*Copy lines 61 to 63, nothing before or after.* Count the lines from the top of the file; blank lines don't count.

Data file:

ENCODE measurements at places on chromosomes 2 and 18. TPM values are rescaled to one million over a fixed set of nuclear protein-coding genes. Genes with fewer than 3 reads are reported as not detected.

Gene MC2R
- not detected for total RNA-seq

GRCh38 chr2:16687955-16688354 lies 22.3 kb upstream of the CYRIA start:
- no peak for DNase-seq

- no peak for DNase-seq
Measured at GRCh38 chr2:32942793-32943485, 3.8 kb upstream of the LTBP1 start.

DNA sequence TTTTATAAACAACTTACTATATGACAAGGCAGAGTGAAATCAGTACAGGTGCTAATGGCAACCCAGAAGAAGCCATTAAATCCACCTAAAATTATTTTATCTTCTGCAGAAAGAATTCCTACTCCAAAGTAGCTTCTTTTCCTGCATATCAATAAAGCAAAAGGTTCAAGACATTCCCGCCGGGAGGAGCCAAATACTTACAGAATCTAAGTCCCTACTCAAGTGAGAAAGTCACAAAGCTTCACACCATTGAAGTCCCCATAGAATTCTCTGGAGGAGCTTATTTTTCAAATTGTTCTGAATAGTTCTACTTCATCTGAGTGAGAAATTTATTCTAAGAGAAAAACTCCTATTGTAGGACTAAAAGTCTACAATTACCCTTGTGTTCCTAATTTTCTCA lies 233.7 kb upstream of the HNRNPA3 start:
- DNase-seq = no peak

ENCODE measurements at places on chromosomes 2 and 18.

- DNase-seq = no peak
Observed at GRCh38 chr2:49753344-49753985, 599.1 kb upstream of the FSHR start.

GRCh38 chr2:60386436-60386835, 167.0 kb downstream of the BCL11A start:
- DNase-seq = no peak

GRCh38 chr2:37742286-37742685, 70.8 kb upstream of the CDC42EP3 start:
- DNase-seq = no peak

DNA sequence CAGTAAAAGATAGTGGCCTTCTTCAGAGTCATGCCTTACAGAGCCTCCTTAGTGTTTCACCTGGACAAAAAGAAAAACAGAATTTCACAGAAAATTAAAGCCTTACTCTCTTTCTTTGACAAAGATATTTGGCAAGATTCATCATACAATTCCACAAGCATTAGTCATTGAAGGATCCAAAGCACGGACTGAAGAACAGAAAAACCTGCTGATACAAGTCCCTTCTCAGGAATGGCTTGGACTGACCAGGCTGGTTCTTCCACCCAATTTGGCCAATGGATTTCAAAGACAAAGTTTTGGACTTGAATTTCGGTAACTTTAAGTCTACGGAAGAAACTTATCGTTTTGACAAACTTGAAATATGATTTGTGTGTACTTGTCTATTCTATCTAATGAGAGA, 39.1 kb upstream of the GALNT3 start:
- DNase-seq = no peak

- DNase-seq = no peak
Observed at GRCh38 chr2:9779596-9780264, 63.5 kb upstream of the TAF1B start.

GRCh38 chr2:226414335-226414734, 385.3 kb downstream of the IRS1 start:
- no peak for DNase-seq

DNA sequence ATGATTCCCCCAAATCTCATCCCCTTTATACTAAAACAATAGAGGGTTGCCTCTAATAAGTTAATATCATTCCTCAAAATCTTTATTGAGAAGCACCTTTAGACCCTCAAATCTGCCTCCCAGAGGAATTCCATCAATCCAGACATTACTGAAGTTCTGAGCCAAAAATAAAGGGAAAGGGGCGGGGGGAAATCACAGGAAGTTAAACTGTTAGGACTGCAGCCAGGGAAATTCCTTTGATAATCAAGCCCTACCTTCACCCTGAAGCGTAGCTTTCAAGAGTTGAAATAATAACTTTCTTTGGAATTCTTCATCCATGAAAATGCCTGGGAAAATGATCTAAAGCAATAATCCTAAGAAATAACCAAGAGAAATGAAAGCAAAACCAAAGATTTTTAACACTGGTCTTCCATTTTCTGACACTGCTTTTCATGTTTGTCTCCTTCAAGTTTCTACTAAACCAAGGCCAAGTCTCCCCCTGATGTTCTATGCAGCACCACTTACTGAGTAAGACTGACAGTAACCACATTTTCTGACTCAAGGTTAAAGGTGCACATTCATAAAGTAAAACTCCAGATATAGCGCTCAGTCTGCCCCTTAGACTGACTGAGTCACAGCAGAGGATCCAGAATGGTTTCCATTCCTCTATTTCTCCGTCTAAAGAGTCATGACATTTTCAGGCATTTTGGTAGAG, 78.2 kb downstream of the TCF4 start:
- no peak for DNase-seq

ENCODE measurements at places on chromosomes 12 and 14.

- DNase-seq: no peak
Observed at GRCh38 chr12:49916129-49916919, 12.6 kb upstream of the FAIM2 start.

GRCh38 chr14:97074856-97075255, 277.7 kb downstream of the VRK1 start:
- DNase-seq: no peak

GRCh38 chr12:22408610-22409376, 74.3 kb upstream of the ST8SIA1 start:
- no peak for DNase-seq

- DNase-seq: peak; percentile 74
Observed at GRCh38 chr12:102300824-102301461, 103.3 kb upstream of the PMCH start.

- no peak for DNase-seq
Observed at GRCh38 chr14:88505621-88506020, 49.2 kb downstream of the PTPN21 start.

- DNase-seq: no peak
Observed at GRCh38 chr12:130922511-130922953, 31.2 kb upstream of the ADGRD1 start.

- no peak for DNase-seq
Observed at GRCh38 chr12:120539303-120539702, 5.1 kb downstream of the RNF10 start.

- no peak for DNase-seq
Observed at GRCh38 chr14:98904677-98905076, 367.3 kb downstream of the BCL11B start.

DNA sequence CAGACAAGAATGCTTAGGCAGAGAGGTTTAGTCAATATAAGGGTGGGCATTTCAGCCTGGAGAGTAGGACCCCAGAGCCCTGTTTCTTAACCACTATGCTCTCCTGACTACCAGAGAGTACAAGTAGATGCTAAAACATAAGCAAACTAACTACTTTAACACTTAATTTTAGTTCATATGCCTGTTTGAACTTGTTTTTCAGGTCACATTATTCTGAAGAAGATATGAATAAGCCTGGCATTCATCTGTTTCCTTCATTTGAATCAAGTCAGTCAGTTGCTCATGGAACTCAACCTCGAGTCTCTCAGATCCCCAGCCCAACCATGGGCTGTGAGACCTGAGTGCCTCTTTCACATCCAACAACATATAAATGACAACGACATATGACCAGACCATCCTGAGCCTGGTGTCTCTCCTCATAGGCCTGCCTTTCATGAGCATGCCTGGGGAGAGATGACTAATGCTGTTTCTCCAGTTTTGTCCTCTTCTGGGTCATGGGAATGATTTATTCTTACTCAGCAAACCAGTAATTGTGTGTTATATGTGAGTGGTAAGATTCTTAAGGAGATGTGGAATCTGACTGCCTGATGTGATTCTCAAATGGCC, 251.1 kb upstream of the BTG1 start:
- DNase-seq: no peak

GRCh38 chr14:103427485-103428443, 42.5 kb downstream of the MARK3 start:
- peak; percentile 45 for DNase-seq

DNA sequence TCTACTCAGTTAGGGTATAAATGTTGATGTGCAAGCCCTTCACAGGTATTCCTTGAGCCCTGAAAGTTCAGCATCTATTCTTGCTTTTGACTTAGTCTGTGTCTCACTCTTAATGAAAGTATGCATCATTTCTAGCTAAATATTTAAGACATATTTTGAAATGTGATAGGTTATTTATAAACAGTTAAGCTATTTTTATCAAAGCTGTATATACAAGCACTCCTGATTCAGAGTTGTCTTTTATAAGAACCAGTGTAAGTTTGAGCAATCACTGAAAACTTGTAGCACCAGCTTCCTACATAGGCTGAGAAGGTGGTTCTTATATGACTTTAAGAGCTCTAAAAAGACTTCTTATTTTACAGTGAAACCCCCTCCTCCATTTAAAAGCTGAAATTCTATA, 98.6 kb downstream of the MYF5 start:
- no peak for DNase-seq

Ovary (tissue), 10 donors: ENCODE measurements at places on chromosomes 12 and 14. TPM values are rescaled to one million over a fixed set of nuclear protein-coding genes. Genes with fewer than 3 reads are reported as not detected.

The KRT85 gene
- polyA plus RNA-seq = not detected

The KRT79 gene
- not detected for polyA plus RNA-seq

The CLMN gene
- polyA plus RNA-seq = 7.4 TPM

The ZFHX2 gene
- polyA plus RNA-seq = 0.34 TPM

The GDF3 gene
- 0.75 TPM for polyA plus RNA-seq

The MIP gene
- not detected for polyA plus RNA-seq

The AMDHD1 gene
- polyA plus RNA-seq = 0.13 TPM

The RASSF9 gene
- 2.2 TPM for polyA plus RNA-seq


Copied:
The AMDHD1 gene
- polyA plus RNA-seq = 0.13 TPM

The RASSF9 gene